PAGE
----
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Nikolas Cruz Reportedly Seeks to Resurrect Plea Talks, But Jurors Will Likely Still Decide His Punishment in Parkland Shooting

Nikolas Cruz looks on during an Oct. 6, 20021 court appearance. (Image via screengrab from the Law&Crime Network.)

Nikolas Cruz looks on during an Oct. 6, 20021 court appearance. (Image via screengrab from the Law&Crime Network.)

The alleged perpetrator of the Parkland school massacre at Marjory Stoneman Douglas High reportedly wants to try to plead guilty on Friday.

Nikolas Cruz, 23, has long telegraphed through his defense attorneys that he wished to plead guilty. The defendant is charged with 17 counts of premeditated murder and 17 counts of attempted murder.

The Valentine’s Day 2018 shooting claimed the lives of 14 students and three school staffers.

According to local FOX affiliate WSVN on Thursday, the Cruz defense team has been asking for an agreement with prosecutors not to seek the death penalty and to ensure a sentence of life in prison without the possibility of parole. The reportedly renewed request mirrors longstanding attempts by the defense to save Cruz’s life; Prosecutors, however, have long rebuffed the tactic and have expressed a continued and unwavering desire to seek an execution.

The TV station reports that Cruz’s attorneys will “officially announce” a plea of some sort on Friday.  However, it noted that the Public Defender’s Office would neither confirm nor deny the actual content of the plea.

Such secrecy is no surprise.  Model ethics rules suggest that attorneys should not discuss “the possibility of a plea of guilty to the offense or the existence or contents of any confession, admission, or statement given by a defendant.”  Doing so would poison a potential jury if such talks fell through.  Florida’s binding rules of professional conduct caution lawyers not speak to the press but do not directly forbid comments about any particular content.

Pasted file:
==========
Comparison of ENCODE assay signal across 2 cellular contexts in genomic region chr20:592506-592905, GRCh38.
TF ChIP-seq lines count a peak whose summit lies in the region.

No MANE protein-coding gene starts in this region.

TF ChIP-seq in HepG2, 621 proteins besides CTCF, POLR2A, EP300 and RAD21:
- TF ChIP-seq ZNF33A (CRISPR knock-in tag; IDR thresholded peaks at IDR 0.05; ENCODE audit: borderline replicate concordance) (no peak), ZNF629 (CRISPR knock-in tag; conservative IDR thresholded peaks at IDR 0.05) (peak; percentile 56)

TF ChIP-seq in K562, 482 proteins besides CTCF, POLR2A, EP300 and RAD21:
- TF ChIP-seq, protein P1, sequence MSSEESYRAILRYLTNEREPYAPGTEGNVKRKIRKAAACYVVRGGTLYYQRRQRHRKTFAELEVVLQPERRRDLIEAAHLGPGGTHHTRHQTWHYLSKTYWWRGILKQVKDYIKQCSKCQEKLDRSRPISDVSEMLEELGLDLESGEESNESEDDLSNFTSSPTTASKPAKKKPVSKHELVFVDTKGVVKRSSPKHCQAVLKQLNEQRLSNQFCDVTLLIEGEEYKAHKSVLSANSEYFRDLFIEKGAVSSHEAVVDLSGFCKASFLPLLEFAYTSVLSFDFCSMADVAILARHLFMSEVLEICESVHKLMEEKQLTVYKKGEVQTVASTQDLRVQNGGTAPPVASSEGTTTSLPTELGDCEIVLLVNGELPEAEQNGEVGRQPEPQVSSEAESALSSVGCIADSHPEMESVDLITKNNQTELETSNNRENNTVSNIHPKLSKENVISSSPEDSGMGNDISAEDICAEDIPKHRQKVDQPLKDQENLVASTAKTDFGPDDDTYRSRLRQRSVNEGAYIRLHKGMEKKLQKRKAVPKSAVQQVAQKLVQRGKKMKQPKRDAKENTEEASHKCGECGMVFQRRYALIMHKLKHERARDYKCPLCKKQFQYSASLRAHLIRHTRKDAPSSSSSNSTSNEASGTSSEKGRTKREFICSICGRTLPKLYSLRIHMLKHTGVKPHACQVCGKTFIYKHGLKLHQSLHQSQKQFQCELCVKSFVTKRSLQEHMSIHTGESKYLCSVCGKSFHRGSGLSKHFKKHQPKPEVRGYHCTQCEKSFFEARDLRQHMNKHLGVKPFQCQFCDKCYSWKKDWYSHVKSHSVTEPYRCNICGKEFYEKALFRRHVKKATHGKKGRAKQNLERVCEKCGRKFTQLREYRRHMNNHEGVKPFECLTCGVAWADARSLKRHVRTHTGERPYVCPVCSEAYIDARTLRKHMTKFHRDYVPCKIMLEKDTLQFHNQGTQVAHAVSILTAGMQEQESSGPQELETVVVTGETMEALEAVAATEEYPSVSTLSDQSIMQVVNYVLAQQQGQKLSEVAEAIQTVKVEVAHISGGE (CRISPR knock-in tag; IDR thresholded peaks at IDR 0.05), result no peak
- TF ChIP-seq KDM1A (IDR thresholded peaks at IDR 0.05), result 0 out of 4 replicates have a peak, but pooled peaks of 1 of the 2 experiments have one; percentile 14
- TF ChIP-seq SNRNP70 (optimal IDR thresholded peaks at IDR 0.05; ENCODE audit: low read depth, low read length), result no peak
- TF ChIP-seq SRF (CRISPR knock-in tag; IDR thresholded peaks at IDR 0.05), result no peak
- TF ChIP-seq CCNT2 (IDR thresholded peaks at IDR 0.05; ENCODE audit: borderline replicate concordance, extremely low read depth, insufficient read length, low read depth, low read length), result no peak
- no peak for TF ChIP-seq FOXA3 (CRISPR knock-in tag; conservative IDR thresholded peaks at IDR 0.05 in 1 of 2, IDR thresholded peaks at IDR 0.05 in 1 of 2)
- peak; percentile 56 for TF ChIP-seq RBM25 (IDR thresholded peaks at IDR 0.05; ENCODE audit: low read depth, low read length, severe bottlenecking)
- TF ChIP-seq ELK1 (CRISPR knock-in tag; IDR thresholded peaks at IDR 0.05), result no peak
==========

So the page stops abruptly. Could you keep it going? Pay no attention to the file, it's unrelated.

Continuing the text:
Assuming a guilty plea is in the works, the high-profile case will skip the guilt portion of the case and proceed immediately to the penalty phase. South Florida jurors would then take Cruz’s life into their own hands.

WSVN also reports another guilty plea may be in the offing in a connected case involving cruz:

7News has also learned that Cruz will also plead guilty to battery on a Broward County jail guard back in November 2018. Surveillance video first obtained by 7News showed Cruz rushing and punching Sgt. Raymond Beltran in a brawl that lasted nearly a minute before coming to an end.

According to the South Florida Sun-Sentinel, Broward State Attorney’s Office spokesperson Paula McMahon said “[n]o plea agreement has been reached with our office” and directed questions about the possible plea to Cruz’s defense attorneys.

As Law&Crime previously reported, Cruz was recently the subject of recent scorn when someone in court brought him colored pencils and other drawing materials as he attended jury selection in the case surrounding the jailhouse brawl.

“We’re objecting to that, your honor,” an outraged prosecutor said. “We believe that that is something they are doing so the jury perceives that, you know, he’s a child and he has a, you know, some kind of — um — his mentality is some kind of challenged. We think that’s inappropriate, and we object to a coloring book page and coloring pencils being given — just provided to the defendant for him to use.”

When quizzed by Judge Elizabeth Scherer about the breach of decorum, the defense said the artistic implements were because their client wasn’t feeling very good.

“Judge, he’s clearly upset,” a defense attorney said. “He’s visibly upset right now. I’m trying to keep him calm during this trial, and the defense team is not doing this for any nefarious reasons. Trying to keep my client calm.”

It’s unclear from recordings of the proceeding broadcast on the Law&Crime Network precisely who handed Cruz the colored pencils.  The person is visible on video, but calls by Law&Crime to Judge Scherer’s chambers to inquire about the person’s identity have not been returned.

Aaron Keller contributed to this report.

[image via Law&Crime Network]

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